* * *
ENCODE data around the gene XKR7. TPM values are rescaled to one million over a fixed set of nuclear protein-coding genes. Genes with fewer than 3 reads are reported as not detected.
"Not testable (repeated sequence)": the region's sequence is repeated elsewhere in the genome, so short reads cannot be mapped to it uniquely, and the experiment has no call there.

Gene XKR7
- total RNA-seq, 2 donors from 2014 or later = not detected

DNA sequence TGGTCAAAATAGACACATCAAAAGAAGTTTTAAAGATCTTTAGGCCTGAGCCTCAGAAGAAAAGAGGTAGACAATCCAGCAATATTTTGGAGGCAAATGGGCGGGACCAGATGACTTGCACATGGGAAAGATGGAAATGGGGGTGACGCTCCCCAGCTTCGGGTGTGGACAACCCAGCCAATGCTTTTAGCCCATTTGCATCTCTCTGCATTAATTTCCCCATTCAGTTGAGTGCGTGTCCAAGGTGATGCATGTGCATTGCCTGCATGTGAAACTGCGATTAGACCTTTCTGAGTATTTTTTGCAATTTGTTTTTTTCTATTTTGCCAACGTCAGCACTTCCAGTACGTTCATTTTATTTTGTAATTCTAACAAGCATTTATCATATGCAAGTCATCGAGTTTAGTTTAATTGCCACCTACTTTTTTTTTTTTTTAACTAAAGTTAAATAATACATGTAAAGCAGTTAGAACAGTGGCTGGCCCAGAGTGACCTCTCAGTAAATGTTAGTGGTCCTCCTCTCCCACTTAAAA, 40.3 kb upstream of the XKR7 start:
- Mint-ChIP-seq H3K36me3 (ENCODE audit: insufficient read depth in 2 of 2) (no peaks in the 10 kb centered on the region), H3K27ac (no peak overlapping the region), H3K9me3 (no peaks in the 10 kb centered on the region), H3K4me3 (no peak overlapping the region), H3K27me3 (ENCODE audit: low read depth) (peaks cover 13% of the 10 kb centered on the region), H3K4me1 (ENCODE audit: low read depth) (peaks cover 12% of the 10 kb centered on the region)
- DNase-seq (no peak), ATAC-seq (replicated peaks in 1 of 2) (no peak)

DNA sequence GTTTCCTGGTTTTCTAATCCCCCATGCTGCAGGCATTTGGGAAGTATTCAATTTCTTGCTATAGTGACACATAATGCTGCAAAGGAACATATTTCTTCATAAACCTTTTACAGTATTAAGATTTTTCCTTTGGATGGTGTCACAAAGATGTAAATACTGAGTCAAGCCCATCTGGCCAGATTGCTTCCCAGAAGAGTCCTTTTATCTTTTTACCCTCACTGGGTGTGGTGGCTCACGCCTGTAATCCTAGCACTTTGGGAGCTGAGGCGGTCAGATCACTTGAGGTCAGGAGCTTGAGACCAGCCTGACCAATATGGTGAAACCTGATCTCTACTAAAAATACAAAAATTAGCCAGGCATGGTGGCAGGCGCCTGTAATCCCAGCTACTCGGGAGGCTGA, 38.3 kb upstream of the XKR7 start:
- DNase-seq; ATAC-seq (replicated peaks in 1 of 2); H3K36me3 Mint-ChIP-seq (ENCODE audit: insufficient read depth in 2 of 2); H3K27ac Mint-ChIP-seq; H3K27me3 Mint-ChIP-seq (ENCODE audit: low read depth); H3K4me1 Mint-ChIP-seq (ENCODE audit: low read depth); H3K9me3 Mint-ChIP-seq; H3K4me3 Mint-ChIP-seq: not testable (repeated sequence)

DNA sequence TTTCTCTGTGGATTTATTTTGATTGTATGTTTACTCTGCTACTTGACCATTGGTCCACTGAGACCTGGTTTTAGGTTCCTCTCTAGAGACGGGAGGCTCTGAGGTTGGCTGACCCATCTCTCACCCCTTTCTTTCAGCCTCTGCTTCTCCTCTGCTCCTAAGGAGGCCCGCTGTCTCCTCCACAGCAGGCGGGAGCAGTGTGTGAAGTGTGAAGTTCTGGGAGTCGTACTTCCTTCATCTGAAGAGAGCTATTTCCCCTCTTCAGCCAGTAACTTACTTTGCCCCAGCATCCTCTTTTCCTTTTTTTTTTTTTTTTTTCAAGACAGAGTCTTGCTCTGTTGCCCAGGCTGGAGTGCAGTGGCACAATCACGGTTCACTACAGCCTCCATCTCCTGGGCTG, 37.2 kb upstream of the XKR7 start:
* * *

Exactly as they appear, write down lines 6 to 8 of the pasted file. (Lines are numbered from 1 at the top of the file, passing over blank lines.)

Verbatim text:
- Mint-ChIP-seq H3K36me3 (ENCODE audit: insufficient read depth in 2 of 2) (no peaks in the 10 kb centered on the region), H3K27ac (no peak overlapping the region), H3K9me3 (no peaks in the 10 kb centered on the region), H3K4me3 (no peak overlapping the region), H3K27me3 (ENCODE audit: low read depth) (peaks cover 13% of the 10 kb centered on the region), H3K4me1 (ENCODE audit: low read depth) (peaks cover 12% of the 10 kb centered on the region)
- DNase-seq (no peak), ATAC-seq (replicated peaks in 1 of 2) (no peak)

DNA sequence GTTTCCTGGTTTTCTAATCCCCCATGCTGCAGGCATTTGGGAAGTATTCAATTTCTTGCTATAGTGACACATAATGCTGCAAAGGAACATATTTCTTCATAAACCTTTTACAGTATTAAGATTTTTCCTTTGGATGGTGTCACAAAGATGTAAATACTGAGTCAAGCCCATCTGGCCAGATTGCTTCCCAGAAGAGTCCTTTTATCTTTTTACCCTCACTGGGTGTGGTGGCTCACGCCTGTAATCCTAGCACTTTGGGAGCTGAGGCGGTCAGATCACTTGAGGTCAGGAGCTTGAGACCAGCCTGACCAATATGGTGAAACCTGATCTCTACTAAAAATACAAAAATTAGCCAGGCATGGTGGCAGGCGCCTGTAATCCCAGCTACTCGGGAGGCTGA, 38.3 kb upstream of the XKR7 start: